Environmentalism and Its Worldview (III)
Many of us “more mature” theologians (read: older), cut our teeth on Henry Van Til’s seminal work The Calvinistic Concept of Culture. Among other important truths, Van Til reminded us that “culture is simply the service of God in our lives; it is religion externalized.” Culture and cultural norms were never meant to be neutral or adiaphorous. John Frame puts it quite well when he states, “It is interesting that that Latin term colere, from which we get the word culture, also refers to religious service, and comes into English as cult, cultic, and so on. Culture and cult go together.”
Therefore, if Christians are to enter the arena of ideas and ideologies they should possess an accurate and biblical view of God, man, society, truth, knowledge, and ethics—at the very least. Not to do so could easily entail getting run over, mutilated, and eventually thrown under the bus of secular totalitarianism. I’m suggesting, in fact, that that is precisely what has occurred with those Christian celebs who found it necessary to sign on to the UN’s Intergovernmental Panel on Climate Change and now refuse to remove their names from that document, even in light of much of the discredit that the environmentalists have experienced.
Far too many Christians have been followers of secular ideology when it comes to environmentalism, global warming, or climate change—whatever the going descriptions are. In other words, there has been no concerted effort on the part of the signatories to explain what their own worldview is, although I guess we are to suppose that it is Christian. There are no elucidations of where they disagree with the IPCC or with the worldview and presuppositions driving it. Are we to suppose, then, that each culture and worldview is neutral when it comes to God? I certainly hope we are not that naïve! Frame’s comments are quite helpful at this point. “Every worldview, every philosophy, even if it professes to be nonreligious, has [a] totalitarian influence on human life, and, followed consistently, will dictate a certain kind of culture. Culture, therefore, is never religiously neutral. Everything in culture expresses and communicates a religious conviction: either faith in the true God or denial of him.”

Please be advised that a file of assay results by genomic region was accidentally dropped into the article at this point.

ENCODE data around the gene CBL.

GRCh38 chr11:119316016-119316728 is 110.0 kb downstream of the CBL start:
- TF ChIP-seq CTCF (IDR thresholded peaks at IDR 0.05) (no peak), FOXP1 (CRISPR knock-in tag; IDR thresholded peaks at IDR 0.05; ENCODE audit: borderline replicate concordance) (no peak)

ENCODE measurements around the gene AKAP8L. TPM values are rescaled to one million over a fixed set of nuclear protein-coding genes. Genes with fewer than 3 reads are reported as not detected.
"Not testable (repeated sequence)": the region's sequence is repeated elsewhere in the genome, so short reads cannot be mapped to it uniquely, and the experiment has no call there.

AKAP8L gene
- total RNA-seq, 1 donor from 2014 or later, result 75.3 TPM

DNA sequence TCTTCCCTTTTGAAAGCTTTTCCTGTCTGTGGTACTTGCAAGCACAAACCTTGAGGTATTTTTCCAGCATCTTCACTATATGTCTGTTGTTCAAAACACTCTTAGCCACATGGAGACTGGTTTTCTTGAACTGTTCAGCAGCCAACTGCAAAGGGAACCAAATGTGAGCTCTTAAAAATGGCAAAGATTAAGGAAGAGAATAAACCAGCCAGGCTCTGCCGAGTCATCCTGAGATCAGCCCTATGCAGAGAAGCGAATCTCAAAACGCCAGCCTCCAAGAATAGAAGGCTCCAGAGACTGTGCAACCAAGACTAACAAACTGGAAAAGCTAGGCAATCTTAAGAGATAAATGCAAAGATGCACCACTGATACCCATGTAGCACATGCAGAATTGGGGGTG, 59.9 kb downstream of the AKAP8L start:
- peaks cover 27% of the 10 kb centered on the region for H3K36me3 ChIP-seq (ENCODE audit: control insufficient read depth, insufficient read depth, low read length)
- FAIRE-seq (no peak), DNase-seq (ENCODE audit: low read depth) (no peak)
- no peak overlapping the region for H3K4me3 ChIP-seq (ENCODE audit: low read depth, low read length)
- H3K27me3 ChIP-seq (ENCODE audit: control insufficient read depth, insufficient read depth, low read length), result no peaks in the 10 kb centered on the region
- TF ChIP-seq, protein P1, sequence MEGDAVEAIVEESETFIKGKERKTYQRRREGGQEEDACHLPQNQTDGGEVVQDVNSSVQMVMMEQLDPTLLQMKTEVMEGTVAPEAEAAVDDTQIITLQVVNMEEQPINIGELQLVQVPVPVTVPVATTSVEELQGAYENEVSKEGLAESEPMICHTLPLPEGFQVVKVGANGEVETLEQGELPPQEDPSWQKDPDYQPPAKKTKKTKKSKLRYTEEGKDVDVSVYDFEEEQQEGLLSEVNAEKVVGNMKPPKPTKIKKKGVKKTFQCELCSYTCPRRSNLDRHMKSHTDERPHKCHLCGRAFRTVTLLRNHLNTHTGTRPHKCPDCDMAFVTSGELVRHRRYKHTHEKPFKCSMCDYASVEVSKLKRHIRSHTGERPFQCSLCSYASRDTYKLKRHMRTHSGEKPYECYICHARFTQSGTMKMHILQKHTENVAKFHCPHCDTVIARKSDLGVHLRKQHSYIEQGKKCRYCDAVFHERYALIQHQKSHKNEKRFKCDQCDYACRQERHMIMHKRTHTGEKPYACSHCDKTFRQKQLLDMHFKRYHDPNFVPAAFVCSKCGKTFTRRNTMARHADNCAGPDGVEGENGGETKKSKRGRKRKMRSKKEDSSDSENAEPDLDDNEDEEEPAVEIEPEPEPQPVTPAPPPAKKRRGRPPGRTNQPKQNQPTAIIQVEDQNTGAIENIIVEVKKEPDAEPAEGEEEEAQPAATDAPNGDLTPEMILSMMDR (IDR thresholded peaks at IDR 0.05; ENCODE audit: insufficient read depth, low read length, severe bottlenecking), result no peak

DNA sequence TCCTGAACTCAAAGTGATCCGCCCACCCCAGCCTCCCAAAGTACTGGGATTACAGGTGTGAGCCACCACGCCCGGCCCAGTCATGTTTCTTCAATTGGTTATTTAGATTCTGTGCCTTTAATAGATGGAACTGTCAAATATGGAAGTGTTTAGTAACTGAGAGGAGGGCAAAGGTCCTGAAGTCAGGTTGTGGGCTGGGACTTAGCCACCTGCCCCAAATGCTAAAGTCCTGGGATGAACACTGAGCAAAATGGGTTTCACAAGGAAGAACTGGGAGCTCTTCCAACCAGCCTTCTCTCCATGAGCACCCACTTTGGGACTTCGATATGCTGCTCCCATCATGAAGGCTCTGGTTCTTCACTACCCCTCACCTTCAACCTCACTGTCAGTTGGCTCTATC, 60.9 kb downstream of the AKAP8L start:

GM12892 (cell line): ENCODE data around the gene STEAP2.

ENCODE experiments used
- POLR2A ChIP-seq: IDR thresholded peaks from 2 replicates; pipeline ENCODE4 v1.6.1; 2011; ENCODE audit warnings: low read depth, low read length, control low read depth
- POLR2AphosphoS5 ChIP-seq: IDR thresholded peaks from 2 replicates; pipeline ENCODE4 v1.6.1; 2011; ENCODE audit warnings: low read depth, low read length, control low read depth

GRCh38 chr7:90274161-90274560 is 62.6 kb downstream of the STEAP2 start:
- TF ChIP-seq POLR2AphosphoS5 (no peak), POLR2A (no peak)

Each worldview, Christian or otherwise, encompasses every aspect and facet of life. In that sense, each worldview is “totalitarian” in that it is meant to govern everything we say, do, and think. Certainly, most Christians are familiar with the scriptural texts that address this point I’m making here, but just to be on the safe side, let me give you a few to help us understand better. Probably the first text that comes to your mind is the same one that comes to mine: 1 Corinthians 10:31. “So, whether you eat or drink, or whatever you do, do all to the glory of God.” This is, indeed, an all-encompassing verse of Scripture isn’t it? It is not so much what we eat or drink, although that is most certainly addressed. Rather, whatever we do is to be done consciously to the glory of God. How can you and I, sinners that we are, glorify God? The short answer is that we glorify him by thinking his thoughts after him. How can we think his thoughts after him? By going to the Bible, reading it, studying it, meditating upon it, praying for wisdom and power to apply it, and, as the psalmist says, hiding or storing it in our heart (Ps. 119:11).
A very similar text is found in Colossians 3:17, where Paul instructs the Church this way: “And whatever you do, in word or deed, do everything in the name of the Lord Jesus, giving thanks to God the Father through him.” We observe here a repetition of the same general categories that Paul referred to in 1 Corinthians 10:31. The intent is to draw the Christian’s attention to the truth that God is Lord of the entirety of life and not merely of a few segments or compartments. “So everything we do in culture will reflect our faith in some way.”
Since this is truth, it begs the question: Why, then, did a number of Christian celebrities sign a document where many, if not all, of those involved with creating this document are non-believers? Much of the so-called “science” contained in the IPCC resolution has been debunked as bogus, including many of the specious arguments about CO2. It seems like a number of the Christian signatories were too eager to get their names on the (distinguished) list, but now that so much of what they asserted to be true has been shown to be false and based on ideology and not science, these same people are inexplicably slow about removing their names as supporters.
On a very simple level, it would seem that the Great Commission would have some important bearing on these signatories. How, one might legitimately ask, is keeping one’s name on a bogus document fulfilling the mandate to disciple God’s people? Doesn’t it seem plausible, feasible that if I’m truly concerned about making disciples for the Lord Jesus that I would not shirk my responsibility to recant if necessary? Jesus’ words to his disciples in the Great Commission include comprehensive teaching regarding what Jesus has commanded us. This teaching is to include everything God has commanded. That being the case, why are we not presented with a biblical view of the environment by the signatories instead of their signing a secular document? Can Christians not do better—a lot better—than the IPCC resolution? I believe we can.
 Henry Van Til, The Calvinistic Concept of Culture, (Philadelphia: Presbyterian and Reformed Publishing Co., 1959).
 Ibid., 200.
 John Frame, The Doctrine of the Christian Life, (Phillipsburg, NJ: Presbyterian and Reformed Publishing Co., 2008), p. 858.
Labels: Global Warming/Climate Change